Yellow Dot Program By Capt. Dan Brown, Unified Fire Authority Auto accidents are some of the worst kinds of calls firefighters respond on. You never really know what you’re getting into. How many patients will there be? How bad are the injuries? Will they need extrication? Are there hazardous materials leaking? Do we have a safe area to work? All of these things are in our heads as we respond to these types of calls. Many times, patients are unable to communicate with us due to the severity of their injuries, which can hinder us from giving the best medical care possible. Knowing a patient’s medical history is vital to us as first responders and for care given at the hospital. This is where Utah’s Yellow Dot Program comes in. Utah started this program in 2012 and it provides first responders with valuable information such as medical history, medications taken, and emergency contact information in the event an accident victim cannot communicate with us. For those of you who have heard of the Vial of Life program, it’s very similar. Here’s how to participate in the Yellow Dot Program in four easy steps:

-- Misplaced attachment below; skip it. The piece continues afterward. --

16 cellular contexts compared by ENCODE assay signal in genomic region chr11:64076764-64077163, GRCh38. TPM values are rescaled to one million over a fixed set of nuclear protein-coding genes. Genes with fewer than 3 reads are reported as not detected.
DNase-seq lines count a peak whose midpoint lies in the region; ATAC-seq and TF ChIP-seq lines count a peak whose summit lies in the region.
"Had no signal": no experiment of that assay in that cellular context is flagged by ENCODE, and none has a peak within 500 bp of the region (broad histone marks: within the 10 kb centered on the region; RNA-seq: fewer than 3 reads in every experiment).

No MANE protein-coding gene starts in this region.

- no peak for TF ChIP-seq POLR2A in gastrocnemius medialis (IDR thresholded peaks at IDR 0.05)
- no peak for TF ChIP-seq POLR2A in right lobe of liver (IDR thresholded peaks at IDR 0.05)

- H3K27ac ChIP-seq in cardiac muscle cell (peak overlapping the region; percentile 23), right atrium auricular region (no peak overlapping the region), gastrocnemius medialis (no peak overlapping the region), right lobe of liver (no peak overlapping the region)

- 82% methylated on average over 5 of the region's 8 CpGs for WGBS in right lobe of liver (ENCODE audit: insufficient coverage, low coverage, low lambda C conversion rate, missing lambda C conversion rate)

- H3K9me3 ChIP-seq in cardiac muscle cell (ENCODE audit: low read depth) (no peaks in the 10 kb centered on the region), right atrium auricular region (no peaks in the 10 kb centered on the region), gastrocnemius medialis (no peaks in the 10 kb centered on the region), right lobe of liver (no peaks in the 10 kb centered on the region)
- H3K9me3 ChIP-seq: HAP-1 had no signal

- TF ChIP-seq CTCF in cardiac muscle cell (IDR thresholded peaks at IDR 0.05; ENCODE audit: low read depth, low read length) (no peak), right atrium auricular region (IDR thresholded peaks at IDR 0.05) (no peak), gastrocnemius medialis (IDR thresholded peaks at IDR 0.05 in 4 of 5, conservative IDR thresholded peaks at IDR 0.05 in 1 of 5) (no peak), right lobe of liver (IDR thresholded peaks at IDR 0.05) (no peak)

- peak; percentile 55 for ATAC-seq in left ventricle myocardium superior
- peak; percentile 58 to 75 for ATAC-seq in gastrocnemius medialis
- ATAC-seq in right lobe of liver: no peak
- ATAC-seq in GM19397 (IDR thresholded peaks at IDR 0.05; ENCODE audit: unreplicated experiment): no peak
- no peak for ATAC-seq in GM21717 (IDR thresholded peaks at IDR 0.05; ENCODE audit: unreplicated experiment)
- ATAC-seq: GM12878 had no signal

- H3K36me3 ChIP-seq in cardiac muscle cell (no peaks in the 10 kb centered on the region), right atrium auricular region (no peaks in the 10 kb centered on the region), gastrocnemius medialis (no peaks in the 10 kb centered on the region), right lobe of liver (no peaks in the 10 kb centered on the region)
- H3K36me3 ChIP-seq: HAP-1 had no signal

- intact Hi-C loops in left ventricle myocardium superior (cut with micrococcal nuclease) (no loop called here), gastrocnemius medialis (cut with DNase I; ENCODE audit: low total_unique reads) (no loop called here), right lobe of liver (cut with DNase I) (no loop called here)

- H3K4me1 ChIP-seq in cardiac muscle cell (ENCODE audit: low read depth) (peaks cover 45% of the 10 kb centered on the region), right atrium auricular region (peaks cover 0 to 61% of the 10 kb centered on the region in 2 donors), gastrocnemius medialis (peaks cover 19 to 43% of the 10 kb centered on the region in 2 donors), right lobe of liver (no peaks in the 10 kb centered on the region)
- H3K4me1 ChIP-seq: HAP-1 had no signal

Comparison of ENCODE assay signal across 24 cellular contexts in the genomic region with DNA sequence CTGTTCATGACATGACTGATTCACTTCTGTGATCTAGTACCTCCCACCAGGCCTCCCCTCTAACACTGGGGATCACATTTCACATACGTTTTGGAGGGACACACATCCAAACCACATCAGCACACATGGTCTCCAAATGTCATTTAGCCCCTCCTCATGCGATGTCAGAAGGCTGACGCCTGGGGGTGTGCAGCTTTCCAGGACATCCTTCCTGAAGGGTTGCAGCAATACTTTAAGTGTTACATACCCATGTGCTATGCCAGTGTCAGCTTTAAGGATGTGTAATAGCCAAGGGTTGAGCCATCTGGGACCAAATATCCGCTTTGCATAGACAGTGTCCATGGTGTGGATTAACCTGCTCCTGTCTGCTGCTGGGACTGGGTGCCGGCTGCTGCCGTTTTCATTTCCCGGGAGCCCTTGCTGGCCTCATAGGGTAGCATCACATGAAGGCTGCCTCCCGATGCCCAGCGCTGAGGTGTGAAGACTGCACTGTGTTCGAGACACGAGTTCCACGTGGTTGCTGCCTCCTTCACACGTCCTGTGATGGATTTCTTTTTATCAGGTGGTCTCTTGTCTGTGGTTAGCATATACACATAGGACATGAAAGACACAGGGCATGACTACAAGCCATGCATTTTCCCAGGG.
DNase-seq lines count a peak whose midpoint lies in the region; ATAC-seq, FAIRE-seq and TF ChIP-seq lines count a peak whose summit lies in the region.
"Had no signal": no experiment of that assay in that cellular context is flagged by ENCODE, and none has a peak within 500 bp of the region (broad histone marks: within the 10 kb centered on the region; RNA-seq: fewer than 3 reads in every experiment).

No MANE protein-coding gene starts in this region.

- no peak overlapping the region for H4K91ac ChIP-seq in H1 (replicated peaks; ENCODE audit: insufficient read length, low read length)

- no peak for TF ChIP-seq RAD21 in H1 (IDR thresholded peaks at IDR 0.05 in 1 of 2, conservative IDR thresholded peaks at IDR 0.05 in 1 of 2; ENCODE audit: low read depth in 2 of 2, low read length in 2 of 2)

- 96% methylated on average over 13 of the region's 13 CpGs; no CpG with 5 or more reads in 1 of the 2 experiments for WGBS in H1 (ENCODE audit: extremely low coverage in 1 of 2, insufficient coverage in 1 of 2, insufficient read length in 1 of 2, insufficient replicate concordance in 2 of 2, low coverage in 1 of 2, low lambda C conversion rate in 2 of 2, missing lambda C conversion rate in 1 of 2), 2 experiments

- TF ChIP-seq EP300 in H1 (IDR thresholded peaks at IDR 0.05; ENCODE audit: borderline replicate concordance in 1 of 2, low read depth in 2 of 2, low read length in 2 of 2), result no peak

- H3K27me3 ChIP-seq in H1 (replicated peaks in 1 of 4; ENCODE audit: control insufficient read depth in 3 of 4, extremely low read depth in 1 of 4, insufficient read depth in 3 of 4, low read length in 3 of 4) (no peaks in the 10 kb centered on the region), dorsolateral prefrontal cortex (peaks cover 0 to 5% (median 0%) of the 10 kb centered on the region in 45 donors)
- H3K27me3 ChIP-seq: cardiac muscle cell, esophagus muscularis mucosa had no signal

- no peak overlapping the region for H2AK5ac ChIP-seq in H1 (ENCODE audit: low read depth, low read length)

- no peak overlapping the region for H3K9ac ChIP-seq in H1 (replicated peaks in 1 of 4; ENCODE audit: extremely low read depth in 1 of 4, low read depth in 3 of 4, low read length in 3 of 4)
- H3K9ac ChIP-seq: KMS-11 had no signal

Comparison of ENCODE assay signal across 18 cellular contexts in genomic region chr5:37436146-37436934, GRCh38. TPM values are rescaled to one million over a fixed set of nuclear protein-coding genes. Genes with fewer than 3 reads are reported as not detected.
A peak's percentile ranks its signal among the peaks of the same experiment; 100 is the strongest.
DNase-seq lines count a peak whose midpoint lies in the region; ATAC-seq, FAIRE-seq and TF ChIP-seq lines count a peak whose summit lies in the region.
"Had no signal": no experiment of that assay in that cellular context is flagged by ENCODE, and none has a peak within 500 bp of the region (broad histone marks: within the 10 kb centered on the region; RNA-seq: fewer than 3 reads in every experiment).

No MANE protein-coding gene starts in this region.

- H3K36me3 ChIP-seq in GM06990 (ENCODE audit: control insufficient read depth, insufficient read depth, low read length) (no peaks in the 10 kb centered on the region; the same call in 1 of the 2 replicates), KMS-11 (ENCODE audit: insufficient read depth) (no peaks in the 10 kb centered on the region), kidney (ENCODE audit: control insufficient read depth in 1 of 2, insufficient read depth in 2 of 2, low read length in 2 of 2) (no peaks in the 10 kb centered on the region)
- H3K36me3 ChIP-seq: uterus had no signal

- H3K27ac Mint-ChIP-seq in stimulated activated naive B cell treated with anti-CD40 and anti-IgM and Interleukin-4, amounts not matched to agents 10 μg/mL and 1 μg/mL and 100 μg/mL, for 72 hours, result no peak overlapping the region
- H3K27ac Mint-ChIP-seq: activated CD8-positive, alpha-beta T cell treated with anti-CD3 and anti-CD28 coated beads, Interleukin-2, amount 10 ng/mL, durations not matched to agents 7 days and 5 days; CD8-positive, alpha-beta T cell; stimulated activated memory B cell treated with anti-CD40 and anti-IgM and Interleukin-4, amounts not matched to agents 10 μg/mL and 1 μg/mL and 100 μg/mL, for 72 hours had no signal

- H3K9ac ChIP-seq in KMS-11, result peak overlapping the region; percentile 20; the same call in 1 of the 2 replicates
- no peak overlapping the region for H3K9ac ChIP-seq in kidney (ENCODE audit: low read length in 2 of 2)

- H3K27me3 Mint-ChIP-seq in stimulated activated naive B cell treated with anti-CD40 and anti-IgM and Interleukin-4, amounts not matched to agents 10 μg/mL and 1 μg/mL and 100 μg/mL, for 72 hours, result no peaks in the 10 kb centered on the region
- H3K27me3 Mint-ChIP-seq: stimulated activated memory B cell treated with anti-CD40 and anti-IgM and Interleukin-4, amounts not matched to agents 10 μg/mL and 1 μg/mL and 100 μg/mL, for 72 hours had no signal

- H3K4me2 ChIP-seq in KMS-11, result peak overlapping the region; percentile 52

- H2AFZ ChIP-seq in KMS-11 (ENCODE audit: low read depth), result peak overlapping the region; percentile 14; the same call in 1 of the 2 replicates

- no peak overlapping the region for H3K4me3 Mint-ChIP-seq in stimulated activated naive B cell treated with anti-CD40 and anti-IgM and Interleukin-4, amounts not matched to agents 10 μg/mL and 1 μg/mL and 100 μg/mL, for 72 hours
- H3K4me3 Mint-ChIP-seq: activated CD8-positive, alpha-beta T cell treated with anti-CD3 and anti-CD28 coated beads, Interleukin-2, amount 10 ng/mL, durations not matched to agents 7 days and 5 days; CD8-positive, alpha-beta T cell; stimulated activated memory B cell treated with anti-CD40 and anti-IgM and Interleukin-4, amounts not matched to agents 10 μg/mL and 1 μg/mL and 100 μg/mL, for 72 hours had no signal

There are multiple locations where you can pick up Yellow Dot Packets: Salt Lake City Library Locations Salt Lake County Library Locations Utah Highway Safety Office Or to request materials or a class contact: Jamie Troyer, RN 801-585-2991 jamie.troyer@hsc.utah.edu This is a great program and east to participate in. As always, if you have any questions, feel free to contact me at dbrown@unifiedfire.org. Thanks and Stay Safe, Holladay!


JANUARY 2023

2022 Community Survey Results Now Available The City of Holladay, with the help of its consultant Y2 Analytics, recently conducted a community-wide resident survey from September 10-29, 2022. This marks the 3rd time Holladay has gathered information using this tool, with a community-wide survey last issued in 2017 and resident input surveys issued in 2019 when the city was weighing a potential property tax increase. The 2022 survey invitations were sent to a sampled group of residents from the publicly available registered voter file via email and text message, and questionnaires were completed online. 706 Holladay residents of the estimated 31,000 population participated in the survey, which results in a margin of error of +/- 3.6% points. The data was weighted to reflect the demographics of registered voters in Holladay, specifically in regard to age, gender, home ownership, ethnicity, and city council district. Here are the key findings: